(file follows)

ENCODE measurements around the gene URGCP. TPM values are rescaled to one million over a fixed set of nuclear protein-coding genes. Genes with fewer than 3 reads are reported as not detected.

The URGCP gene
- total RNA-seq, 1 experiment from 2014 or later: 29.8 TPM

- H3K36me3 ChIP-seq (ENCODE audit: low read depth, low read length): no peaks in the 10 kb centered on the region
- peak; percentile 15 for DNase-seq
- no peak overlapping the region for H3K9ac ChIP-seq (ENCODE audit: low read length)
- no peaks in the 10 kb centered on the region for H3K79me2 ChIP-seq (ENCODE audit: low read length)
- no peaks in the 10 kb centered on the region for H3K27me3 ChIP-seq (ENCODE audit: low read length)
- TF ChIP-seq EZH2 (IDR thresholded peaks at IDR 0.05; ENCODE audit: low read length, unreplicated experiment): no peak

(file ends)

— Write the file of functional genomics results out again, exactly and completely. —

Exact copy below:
ENCODE measurements around the gene URGCP. TPM values are rescaled to one million over a fixed set of nuclear protein-coding genes. Genes with fewer than 3 reads are reported as not detected.

The URGCP gene
- total RNA-seq, 1 experiment from 2014 or later: 29.8 TPM

- H3K36me3 ChIP-seq (ENCODE audit: low read depth, low read length): no peaks in the 10 kb centered on the region
- peak; percentile 15 for DNase-seq
- no peak overlapping the region for H3K9ac ChIP-seq (ENCODE audit: low read length)
- no peaks in the 10 kb centered on the region for H3K79me2 ChIP-seq (ENCODE audit: low read length)
- no peaks in the 10 kb centered on the region for H3K27me3 ChIP-seq (ENCODE audit: low read length)
- TF ChIP-seq EZH2 (IDR thresholded peaks at IDR 0.05; ENCODE audit: low read length, unreplicated experiment): no peak